score greater than or equal to 8 was 38% (Table 3) and
was 24% for men with clinically staged localized disease
(Figure 1).Therefore, there is no controversy in the interpretation of these data because our figure represents
pathologic versus clinical staging.
In answering the second question, it is appropriate
to mention our goals in performing this review, i.e., to
provide evidence regarding the possibility/probabilityof
long term, tumor free survival in patients with high grade,
high score tumor who underwent radical prostatectomy.
Published reports indicate men with high grade cancer
are at significant risk for progressive disease and cancer
specific death.’ We focused our data collection on patients identified for risk of carcinoma before the use of
PSA for this purpose was common, hoping to eliminate
consideration of lead-time prejudice in our results. Additionally, the staging information available from biopsy
and blood marker status in our patients was less informative than that currently avadable.Because of these considerations and because we were assessing the results of
radical prostatectomy rather than surgical intervention,
we concentrated on the group of patients who actually
had a radical prostatectomy. We included in our analysis
the nine men who underwent this procedure with unrecognized evidence of metastatic disease until permanent
histologic assessment was performed. Thirty-eightof 289
men in whom the intent to perform radical prostatectomy
was aborted because of recognition of lymph node metastasis were excluded. Six of the 12 men in this excluded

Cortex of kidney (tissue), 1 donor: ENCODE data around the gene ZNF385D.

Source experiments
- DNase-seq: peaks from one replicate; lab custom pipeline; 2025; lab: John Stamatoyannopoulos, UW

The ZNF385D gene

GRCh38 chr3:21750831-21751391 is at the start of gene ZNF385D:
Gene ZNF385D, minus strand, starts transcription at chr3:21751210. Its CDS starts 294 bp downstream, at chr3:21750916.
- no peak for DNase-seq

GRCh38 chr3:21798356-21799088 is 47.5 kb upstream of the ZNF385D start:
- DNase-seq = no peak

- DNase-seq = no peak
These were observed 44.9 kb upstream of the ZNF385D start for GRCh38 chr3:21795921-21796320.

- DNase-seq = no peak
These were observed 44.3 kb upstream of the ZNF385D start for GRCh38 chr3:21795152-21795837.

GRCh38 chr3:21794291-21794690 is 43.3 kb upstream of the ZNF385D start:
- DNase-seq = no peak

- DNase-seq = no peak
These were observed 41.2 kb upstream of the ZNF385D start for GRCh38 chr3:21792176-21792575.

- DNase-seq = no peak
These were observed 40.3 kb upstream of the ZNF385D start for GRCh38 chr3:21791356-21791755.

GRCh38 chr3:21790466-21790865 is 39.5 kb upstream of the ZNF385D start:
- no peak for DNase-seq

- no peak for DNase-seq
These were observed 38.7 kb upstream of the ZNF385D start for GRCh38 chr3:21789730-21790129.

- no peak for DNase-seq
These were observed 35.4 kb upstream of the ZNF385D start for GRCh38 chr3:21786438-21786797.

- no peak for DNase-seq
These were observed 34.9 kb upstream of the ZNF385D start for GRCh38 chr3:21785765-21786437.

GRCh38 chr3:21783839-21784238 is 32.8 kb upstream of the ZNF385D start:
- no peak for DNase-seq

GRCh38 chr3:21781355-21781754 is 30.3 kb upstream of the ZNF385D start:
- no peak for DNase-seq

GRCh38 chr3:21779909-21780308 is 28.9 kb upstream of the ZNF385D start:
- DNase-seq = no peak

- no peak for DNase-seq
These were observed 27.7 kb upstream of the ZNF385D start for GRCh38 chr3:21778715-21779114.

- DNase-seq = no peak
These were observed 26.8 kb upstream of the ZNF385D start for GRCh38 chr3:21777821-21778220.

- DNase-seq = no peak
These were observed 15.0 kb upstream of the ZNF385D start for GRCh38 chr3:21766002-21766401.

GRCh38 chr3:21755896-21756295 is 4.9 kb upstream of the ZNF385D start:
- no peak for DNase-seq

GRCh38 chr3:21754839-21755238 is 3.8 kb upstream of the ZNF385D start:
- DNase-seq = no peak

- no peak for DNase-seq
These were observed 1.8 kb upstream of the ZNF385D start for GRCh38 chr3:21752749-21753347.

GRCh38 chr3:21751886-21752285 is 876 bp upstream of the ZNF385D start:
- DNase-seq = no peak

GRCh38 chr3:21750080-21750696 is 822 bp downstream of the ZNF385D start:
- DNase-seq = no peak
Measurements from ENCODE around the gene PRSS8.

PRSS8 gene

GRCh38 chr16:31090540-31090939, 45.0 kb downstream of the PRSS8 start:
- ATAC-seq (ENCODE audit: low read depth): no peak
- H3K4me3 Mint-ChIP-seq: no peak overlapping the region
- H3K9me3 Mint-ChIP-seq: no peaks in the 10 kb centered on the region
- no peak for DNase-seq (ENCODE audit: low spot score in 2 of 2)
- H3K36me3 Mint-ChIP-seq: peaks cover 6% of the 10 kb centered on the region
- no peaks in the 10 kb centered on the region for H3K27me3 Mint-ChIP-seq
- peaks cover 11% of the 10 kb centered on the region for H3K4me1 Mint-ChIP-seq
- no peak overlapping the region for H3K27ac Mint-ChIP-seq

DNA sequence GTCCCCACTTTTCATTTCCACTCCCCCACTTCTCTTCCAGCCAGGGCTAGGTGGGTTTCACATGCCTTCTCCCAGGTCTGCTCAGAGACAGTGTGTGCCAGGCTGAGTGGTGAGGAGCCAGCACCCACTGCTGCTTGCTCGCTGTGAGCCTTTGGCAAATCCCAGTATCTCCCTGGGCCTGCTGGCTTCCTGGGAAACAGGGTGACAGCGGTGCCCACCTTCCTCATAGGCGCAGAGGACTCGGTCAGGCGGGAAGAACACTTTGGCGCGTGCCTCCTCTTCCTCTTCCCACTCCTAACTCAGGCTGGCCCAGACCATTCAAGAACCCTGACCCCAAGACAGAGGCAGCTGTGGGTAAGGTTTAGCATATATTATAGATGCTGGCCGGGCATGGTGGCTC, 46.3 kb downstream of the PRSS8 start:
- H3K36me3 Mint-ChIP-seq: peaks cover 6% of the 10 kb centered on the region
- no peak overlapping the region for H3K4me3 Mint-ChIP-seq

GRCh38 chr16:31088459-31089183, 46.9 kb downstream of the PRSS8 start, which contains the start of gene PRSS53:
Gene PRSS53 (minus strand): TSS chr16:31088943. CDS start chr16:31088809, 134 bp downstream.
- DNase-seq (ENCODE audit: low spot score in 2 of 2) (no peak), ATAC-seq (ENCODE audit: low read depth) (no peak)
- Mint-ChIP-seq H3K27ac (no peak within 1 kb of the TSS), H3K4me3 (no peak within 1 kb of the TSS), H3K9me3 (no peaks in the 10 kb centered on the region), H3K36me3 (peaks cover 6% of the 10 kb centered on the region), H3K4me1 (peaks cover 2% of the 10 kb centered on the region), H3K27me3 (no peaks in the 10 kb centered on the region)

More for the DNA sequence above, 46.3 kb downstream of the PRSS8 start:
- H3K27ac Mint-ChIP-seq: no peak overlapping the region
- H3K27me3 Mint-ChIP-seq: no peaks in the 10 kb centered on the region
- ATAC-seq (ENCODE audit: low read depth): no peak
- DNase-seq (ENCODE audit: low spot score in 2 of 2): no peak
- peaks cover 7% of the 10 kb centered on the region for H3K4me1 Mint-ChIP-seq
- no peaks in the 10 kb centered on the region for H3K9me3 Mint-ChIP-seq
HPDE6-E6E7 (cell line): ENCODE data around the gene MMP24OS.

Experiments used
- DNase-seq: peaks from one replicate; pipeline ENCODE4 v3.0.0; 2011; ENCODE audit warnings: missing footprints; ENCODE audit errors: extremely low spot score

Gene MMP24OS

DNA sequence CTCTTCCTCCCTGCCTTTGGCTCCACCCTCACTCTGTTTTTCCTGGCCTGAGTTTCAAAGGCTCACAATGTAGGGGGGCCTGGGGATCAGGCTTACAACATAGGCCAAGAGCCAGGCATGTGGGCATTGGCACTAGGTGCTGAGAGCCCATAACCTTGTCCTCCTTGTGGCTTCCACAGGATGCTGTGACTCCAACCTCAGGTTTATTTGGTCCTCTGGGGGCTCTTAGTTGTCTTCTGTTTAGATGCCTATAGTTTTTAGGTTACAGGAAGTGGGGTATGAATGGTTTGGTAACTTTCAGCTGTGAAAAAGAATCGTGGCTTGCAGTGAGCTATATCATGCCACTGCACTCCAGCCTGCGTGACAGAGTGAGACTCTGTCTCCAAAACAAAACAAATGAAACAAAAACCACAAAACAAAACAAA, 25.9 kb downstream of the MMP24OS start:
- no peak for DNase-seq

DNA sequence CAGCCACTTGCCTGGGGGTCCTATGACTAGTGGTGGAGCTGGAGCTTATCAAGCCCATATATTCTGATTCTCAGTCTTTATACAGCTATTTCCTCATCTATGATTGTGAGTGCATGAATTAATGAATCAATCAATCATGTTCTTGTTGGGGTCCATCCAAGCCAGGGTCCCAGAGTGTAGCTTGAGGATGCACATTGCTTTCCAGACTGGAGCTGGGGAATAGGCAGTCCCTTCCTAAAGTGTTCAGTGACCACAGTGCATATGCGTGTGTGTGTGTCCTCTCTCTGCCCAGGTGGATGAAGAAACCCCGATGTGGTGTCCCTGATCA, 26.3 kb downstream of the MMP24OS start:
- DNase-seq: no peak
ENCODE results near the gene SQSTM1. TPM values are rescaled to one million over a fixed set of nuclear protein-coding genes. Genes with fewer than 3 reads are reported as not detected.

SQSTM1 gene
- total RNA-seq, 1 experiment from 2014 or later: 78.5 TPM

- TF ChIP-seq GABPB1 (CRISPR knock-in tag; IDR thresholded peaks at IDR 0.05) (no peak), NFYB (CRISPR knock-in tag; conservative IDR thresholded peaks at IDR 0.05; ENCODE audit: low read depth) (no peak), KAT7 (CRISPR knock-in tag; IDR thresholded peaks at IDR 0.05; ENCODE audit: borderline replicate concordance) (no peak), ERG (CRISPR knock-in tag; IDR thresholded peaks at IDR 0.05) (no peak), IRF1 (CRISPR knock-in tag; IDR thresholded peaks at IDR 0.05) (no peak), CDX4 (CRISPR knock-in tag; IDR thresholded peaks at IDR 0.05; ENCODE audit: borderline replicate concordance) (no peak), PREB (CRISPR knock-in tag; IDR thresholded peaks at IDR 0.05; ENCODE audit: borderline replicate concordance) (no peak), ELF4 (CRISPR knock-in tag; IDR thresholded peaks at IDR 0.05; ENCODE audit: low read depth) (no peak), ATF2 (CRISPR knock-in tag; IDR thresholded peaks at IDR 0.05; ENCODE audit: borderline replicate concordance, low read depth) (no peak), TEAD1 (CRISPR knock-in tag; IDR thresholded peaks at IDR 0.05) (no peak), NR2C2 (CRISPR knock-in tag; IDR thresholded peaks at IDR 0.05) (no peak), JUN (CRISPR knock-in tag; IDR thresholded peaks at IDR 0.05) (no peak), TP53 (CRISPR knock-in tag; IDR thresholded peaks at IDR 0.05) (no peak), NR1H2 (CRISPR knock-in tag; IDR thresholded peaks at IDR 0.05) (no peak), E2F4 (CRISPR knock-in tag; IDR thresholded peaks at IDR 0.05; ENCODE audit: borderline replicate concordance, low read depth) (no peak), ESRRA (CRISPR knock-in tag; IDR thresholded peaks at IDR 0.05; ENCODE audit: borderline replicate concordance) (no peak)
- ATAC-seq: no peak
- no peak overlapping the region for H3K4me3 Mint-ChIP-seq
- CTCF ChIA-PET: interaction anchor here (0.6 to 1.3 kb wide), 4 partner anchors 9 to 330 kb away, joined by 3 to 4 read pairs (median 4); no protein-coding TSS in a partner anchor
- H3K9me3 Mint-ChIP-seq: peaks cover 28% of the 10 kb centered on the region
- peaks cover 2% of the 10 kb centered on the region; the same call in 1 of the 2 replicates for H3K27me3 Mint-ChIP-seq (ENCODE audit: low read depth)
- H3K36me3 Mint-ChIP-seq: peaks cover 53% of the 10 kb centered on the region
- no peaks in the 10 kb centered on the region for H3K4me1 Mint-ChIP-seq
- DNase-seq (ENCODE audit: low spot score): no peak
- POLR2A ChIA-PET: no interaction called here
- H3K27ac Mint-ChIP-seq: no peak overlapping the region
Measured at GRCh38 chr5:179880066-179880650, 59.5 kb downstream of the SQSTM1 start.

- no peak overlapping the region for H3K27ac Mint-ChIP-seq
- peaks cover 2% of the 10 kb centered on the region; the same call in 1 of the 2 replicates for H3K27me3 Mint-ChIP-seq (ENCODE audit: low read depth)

group who had a Gleason score 2 7 on needle biopsy
were alive when our outcomes were reported. Parenthetically, the study of Partin et al.? referenced by Dr. Thompson, excluded men with positive lymph nodes from survival analysis and substratified those with microscopically
positive lymph nodes found on permanent section. Additionally, that study utilized the biopsy rather than the
prostatectomy specimen estimate of Gleason score to report outcomes. The actual Gleason score of the prostatectomy specimen was consequently overestimated in nearly
20% of the patients, possibly introducing favorable bias
outcome. We have reported a 5-year likelihood of undetectable serum PSA of 24% in men with clinically localized
disease (Figure 1) and of 38% for pathology with organ
confined Gleason score 2 8 (Table 3). We emphasize the
pathologically organ confined disease result because this
may represent the maximum attainable surgical cancer
free suMval in this group of patients.
We agree with Dr. Thompson that individuals with